There is an old saying among criminal defense lawyers that if you don’t have the facts on your side, pound the law; if you don’t have the law, pound the facts; and if you don’t have the facts or the law, pound the podium.

More recently, that last leg of the adage has been modified to where if you don’t have the facts or the law, pound the victim. The strategy involves attacking the victim’s memory, attacking the victim’s character, attacking the victim’s reputation, and hoping that the jury becomes more focused on the victim than on the perpetrator’s criminal deeds.

As the defense theory goes, if the jury dislikes the victim, then they are more likely not to convict the victimizer. This strategy, however, has certain limits and may backfire in front of a criminal jury where the jury sees through the smoke and noise and reaches a verdict based on the facts and law.

Executive From Starkey Hearing Technologies

Take the recent case of a federal criminal trial in Minnesota against former company executives at Starkey Hearing Technologies who were charged with embezzling more than $15 million from their company.

In September 2015, Starkey’s longtime president, Jerry Ruzicka; Chief Financial Officer Scott Nelson; and president of a Starkey subsidiary Jeff Longtain were all fired under suspicion that they stole millions of dollars from the company. Shortly thereafter, Starkey alerted the FBI to the embezzlement. The U.S. Attorney’s Office opened a federal investigation in which Starkey fully cooperated, resulting in federal criminal charges being filed against Ruzicka, Nelson, Longtain, and others.

After the indictment was returned, Nelson and Longtain each pled guilty, admitting that their embezzlement scheme victimized Starkey by more than $15 million. Ruzicka and others went to trial and the jury convicted them of multiple counts of fraud related to their multi-million-dollar embezzlement from Starkey.

In this case, one of the defense attorneys’ central strategies was to try to villainize Starkey’s CEO and founder Bill Austin and its current president Brandon Sawalich, who has been with the company for nearly 25 years. Despite the fact that Longtain testified that Austin had no knowledge of the years-long embezzlement scheme and that Austin had instructed that the case be brought to the FBI’s attention, the defense targeted Austin and Sawalich for character assassination.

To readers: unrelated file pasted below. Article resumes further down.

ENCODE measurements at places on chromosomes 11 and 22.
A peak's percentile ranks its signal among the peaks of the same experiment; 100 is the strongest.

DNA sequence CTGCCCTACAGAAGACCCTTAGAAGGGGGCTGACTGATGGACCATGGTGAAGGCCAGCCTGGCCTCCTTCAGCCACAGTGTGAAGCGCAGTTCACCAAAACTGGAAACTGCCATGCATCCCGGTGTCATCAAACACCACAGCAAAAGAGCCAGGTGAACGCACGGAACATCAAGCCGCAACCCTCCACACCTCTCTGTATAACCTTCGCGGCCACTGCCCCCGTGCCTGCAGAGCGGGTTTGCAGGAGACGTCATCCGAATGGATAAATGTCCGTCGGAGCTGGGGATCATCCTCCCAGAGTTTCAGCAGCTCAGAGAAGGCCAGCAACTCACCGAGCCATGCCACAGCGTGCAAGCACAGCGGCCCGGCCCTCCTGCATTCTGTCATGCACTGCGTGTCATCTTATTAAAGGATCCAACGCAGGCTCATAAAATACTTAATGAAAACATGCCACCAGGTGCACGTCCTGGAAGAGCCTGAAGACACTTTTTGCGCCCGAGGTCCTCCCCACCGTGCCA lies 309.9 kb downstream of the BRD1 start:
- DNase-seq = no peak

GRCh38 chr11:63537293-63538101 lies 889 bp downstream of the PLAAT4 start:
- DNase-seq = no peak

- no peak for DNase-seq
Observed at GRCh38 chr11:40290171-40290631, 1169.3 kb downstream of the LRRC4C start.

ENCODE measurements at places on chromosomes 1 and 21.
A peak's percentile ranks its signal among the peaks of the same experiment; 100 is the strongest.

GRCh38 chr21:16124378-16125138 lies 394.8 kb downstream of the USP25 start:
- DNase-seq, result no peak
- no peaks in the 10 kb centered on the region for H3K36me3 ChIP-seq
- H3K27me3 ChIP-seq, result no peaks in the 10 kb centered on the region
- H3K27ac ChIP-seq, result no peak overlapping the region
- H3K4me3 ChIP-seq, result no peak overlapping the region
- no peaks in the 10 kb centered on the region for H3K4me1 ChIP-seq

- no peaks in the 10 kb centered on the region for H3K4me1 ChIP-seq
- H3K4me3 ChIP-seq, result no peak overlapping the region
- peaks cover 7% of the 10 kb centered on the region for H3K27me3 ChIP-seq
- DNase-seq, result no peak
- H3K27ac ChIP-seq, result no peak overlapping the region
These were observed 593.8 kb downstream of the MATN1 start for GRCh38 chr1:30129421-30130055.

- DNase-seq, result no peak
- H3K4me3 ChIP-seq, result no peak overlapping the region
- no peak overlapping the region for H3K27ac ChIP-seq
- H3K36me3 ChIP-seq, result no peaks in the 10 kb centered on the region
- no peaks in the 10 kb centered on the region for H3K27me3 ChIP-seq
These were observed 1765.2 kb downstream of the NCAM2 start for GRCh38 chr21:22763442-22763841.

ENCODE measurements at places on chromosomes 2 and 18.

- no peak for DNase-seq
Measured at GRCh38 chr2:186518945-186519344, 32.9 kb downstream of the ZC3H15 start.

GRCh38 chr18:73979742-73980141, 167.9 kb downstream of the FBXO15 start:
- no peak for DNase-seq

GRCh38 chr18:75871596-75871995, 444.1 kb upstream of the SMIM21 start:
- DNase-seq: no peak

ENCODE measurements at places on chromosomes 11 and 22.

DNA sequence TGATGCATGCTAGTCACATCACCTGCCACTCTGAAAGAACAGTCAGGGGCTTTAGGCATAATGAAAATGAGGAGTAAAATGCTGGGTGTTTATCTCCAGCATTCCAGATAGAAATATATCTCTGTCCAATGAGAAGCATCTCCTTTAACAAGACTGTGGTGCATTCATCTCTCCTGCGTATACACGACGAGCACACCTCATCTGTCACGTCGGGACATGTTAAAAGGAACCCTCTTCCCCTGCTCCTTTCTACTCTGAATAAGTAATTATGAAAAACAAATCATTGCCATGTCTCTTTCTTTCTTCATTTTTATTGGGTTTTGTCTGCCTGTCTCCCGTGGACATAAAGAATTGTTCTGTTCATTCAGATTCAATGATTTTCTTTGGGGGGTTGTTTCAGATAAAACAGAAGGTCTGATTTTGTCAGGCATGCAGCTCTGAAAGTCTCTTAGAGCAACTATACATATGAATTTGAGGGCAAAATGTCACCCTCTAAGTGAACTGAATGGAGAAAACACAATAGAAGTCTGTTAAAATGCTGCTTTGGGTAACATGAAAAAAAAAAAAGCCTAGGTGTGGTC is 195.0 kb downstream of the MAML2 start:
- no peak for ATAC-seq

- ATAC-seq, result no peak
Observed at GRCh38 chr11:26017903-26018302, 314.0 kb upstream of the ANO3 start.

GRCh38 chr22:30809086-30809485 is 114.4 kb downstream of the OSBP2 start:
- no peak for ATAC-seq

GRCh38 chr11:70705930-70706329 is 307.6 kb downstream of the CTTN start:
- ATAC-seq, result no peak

Austin, who is 76 years old, built Starkey over the past 50 years from a one-man operation in his garage to the nation’s largest hearing aid manufacturer employing 5,000 people worldwide. More impressively, he has dedicated the last decades of his life to leading international missions, providing hearing aids and hearing health services at no charge to more than a million impoverished people in over 100 countries. Nevertheless, Austin and Sawalich were attacked mercilessly by defense lawyers.

Helpless Against Attacks Because Not on Trial

Faced with overwhelming evidence of their clients’ guilt, the defense’s relentless attack on Bill Austin and Brandon Sawalich was clearly designed to deflect the jury’s attention from the defendants’ misconduct. Since Austin and Sawalich were not on trial, they were handicapped to prove the baselessness of the accusations; instead, they had to suffer the attacks in court and then outside of court when the media ran stories based on the unsubstantiated accusations.

Notwithstanding the defense’s efforts to put the victims on trial, the jury saw through the smokescreen and convicted the misfeasors. During sentencing, from Dec. 19, 2018, to Dec. 20, 2018, the court sentenced Ruzicka to seven years’ imprisonment and the others to sentences ranging from two years’ imprisonment to probation.

U.S. Attorney Erica MacDonald stated after Ruzicka’s sentencing: “The defendant served as the President of Starkey Laboratories and had the confidence and trust of the company’s owner and its employees. Mr. Ruzicka abused that trust when he stole millions of dollars through a brash and complex fraud scheme.”

While it is often easy to resort to attacks on the victim as the heart of a criminal defense strategy, this case stands as a stark reminder that juries can see through such a strategy as no more than just pounding the podium.

Author Information

Nathan J. Hochman is a partner at Morgan, Lewis & Bockius LLP in Los Angeles and the deputy chair of the firm’s white collar litigation and government investigations practice. Hochman is the former head and Assistant Attorney General of the Department of Justice’s Tax Division and practices complex civil and criminal litigation, with a focus on white collar criminal defense, tax controversy, securities, and environmental matters.

The views expressed herein are those of the author and do not necessarily reflect the views of Morgan, Lewis & Bockius LLP or Bloomberg Law.